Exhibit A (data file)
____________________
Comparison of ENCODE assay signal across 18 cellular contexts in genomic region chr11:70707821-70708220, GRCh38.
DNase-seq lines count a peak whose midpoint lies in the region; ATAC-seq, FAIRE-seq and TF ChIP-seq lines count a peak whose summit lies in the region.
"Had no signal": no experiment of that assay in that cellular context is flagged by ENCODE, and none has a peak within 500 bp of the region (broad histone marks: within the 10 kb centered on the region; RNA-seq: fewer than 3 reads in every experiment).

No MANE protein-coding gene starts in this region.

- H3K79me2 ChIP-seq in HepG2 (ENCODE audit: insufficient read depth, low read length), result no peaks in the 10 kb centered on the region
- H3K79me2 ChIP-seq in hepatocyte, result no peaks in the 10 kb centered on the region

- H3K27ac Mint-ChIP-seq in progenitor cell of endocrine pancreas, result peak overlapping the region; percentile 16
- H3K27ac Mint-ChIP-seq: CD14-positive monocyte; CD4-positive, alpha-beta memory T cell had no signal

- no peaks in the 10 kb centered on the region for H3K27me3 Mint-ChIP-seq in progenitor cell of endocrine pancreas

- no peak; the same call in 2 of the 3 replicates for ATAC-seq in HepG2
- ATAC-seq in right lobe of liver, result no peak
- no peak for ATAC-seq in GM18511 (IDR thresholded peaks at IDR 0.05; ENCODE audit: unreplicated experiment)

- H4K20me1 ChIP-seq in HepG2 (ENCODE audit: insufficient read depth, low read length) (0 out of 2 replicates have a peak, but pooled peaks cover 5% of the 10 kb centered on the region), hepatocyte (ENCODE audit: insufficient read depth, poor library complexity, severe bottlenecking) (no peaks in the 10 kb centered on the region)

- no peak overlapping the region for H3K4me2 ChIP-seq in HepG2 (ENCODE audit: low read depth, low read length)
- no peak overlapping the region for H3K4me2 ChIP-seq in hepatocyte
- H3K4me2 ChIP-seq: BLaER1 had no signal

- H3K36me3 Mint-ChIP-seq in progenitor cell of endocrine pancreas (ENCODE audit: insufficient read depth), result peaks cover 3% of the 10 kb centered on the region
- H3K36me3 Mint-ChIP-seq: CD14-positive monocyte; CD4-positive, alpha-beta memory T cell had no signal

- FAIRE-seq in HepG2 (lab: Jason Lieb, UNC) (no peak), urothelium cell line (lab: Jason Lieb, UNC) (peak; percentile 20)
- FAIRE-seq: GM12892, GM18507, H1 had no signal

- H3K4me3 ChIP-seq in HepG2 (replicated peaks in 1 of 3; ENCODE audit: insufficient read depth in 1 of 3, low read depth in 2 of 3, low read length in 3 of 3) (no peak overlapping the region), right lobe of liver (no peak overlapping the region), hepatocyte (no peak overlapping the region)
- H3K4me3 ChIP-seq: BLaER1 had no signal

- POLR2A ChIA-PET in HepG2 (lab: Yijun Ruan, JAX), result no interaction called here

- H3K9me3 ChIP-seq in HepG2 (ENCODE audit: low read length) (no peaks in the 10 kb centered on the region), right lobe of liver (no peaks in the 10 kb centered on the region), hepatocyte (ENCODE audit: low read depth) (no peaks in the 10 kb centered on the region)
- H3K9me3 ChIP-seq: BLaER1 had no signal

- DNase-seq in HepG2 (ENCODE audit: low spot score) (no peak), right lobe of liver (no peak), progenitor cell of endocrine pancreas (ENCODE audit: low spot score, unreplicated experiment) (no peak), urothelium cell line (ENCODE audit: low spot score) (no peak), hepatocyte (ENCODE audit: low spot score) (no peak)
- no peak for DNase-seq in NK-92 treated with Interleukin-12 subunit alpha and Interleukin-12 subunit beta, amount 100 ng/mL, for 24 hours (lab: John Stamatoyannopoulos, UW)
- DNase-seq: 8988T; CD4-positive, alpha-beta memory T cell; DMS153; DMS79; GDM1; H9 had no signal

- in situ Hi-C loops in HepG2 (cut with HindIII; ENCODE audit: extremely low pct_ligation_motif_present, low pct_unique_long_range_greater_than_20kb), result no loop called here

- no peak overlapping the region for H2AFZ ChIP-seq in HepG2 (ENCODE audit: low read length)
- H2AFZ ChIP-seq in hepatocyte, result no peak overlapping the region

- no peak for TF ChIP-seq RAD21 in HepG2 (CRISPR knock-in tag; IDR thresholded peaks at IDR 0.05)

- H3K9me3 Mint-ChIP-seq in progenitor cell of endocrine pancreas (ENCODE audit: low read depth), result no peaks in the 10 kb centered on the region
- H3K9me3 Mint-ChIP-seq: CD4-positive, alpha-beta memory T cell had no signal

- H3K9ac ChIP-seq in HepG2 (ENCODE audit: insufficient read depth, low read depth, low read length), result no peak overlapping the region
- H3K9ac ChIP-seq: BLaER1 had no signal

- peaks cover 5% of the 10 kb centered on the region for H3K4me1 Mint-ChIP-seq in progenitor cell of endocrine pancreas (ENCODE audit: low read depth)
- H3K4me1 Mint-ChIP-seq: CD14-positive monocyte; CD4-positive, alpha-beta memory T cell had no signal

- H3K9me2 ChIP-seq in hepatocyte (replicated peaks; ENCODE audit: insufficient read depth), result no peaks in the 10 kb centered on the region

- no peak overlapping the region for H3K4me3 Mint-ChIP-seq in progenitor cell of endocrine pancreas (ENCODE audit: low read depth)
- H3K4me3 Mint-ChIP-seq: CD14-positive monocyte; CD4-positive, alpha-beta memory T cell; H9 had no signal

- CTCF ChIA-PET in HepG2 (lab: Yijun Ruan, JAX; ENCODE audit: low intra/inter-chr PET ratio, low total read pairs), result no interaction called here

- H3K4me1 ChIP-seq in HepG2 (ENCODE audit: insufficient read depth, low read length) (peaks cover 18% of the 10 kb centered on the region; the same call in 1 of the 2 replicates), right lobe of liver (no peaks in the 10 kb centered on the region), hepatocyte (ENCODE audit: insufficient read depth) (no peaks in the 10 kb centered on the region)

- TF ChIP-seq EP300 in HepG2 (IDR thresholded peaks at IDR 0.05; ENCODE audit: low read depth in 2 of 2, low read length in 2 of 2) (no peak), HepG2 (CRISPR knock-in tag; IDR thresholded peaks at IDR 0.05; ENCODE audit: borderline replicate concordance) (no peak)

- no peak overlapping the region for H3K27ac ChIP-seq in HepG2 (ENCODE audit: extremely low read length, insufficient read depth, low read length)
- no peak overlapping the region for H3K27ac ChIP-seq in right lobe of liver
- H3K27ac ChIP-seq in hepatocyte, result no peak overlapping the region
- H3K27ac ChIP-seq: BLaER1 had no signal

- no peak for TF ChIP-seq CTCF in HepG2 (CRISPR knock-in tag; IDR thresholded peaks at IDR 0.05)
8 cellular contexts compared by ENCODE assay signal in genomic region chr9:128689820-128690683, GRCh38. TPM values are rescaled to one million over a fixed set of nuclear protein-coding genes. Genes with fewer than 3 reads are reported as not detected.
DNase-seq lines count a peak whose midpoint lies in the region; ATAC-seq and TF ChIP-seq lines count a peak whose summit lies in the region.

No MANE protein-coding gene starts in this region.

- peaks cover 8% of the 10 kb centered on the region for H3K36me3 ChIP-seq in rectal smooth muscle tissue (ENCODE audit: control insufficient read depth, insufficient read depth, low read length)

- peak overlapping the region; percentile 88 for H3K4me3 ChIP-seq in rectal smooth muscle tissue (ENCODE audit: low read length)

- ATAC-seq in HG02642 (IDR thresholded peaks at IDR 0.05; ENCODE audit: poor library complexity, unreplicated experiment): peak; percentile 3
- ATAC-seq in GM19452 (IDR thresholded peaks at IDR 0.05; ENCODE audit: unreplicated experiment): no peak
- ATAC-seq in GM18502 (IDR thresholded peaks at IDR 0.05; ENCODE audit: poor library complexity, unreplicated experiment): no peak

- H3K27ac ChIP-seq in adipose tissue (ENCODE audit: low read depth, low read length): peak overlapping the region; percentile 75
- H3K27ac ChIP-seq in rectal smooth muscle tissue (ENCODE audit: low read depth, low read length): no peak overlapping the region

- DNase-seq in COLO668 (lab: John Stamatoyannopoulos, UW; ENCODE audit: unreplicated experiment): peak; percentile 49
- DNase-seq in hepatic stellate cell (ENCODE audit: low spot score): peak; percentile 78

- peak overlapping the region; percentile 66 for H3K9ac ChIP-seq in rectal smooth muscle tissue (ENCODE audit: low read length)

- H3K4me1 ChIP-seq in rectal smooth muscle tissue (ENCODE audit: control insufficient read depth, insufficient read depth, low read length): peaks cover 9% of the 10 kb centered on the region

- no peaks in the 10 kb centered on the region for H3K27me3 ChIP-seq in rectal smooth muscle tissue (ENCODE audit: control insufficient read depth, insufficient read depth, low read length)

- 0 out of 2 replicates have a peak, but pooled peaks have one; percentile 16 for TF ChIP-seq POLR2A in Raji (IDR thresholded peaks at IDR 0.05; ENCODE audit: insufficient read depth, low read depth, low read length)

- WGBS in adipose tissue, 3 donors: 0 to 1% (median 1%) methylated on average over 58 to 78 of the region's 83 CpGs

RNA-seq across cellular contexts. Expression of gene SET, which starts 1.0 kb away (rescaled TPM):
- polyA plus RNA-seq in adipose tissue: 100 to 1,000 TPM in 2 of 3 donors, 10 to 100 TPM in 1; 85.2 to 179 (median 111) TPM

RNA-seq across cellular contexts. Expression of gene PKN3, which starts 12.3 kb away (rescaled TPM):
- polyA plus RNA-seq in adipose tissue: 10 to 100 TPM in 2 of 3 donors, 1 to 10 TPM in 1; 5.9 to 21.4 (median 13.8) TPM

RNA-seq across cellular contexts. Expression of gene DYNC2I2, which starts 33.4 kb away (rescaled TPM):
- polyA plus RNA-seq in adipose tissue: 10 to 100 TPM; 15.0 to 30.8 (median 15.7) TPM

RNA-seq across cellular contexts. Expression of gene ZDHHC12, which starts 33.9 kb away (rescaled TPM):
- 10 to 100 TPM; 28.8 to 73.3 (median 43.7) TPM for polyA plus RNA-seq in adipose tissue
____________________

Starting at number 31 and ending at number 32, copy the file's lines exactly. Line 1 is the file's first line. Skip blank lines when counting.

- H2AFZ ChIP-seq in hepatocyte, result no peak overlapping the region

- no peak for TF ChIP-seq RAD21 in HepG2 (CRISPR knock-in tag; IDR thresholded peaks at IDR 0.05)